Accurate solar radiation data are essential for the development of solar energy application systems. The limited availability of solar radiation data, and especially diffuse irradiance values, makes it vital to develop models to estimate these data. The development of estimation models has been [...] Read more.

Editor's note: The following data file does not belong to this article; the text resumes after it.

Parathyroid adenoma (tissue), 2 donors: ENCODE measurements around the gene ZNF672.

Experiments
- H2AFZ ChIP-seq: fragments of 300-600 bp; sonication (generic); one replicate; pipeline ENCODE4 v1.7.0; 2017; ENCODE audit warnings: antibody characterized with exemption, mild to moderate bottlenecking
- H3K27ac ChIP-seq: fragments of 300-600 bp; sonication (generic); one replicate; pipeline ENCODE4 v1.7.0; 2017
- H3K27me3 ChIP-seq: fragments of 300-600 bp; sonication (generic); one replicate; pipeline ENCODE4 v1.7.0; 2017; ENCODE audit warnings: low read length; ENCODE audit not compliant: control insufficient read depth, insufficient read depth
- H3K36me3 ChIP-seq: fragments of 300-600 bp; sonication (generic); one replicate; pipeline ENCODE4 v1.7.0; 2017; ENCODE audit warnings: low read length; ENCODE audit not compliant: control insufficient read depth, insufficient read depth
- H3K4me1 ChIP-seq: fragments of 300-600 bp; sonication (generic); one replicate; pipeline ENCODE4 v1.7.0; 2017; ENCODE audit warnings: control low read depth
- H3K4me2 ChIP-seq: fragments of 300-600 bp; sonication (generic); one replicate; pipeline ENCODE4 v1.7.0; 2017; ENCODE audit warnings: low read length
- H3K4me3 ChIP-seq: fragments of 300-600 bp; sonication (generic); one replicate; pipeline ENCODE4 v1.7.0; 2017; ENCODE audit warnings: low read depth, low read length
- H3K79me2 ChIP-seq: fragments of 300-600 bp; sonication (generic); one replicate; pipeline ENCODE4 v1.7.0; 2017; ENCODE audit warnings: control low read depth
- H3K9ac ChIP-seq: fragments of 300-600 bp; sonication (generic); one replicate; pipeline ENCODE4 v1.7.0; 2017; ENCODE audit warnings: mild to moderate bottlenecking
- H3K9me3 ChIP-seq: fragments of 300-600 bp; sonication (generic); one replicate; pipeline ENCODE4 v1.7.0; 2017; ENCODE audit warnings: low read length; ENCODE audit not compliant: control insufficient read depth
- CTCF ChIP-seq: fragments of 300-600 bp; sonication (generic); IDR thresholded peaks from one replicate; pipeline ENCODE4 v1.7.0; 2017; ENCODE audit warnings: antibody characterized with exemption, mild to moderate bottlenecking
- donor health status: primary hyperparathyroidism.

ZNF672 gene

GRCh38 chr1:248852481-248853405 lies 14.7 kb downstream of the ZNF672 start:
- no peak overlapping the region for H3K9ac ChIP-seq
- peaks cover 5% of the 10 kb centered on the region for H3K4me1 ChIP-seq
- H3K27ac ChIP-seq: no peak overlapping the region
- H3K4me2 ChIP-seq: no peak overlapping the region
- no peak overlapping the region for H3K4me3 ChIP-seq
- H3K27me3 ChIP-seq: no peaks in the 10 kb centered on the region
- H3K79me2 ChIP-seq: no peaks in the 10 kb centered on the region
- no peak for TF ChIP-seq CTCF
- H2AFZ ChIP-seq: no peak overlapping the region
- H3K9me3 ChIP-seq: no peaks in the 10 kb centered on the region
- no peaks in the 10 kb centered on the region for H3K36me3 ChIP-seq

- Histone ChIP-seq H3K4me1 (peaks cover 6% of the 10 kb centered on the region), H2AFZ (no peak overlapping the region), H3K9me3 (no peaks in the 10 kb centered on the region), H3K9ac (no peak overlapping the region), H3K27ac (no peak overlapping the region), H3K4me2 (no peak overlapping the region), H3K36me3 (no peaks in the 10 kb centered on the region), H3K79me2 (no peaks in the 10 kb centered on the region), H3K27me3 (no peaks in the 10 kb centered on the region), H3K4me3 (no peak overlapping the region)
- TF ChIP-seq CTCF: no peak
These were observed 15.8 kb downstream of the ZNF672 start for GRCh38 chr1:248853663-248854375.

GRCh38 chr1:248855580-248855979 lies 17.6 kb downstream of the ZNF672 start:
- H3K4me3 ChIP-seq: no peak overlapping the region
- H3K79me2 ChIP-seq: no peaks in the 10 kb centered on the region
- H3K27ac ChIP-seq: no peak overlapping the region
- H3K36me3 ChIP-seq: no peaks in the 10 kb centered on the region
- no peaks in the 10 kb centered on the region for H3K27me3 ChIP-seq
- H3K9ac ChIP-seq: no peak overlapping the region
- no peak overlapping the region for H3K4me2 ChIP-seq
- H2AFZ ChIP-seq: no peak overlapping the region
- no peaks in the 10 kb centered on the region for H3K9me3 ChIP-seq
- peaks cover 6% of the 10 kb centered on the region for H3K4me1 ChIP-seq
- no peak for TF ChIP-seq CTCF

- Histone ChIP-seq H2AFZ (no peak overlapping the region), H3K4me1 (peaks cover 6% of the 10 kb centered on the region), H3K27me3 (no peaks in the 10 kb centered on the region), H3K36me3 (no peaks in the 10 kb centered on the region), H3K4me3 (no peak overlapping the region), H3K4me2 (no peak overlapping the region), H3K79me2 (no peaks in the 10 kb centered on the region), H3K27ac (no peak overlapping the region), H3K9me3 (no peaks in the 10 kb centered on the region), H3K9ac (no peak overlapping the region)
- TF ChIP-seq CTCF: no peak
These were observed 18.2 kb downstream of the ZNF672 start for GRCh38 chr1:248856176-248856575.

Accurate solar radiation data are essential for the development of solar energy application systems. The limited availability of solar radiation data, and especially diffuse irradiance values, makes it vital to develop models to estimate these data. The development of estimation models has been the objective of many studies. This paper presents an extended review of the diffuse ratio (k) vs. clearness index (kt) annual, monthly, daily, and hourly frequency regression models. It is however interesting to note that there is a dearth of such knowledge for diffuse ratio–clearness index regressions that are based on averaged data. Monthly-averaged daily global irradiation data are now easily available from the NASA website for any global location. Using existing models, it is possible to decompose the daily to averaged-hourly global irradiation values. The missing link so far has been hourly averaged diffuse irradiation. This article presents regression equations which could be used to estimate that information. For this purpose, hourly global and diffuse irradiation data was pooled from 19 different locations to obtain three latitude-dependent regression models relating the monthly-averaged hourly diffuse ratio ( k ¯ ) to the clearness index ( k t ¯ ). The results show a high relationship between both variables. These regression equations could be used to estimate the averaged diffuse irradiation values from averaged global irradiation values, which are more easily available. Full article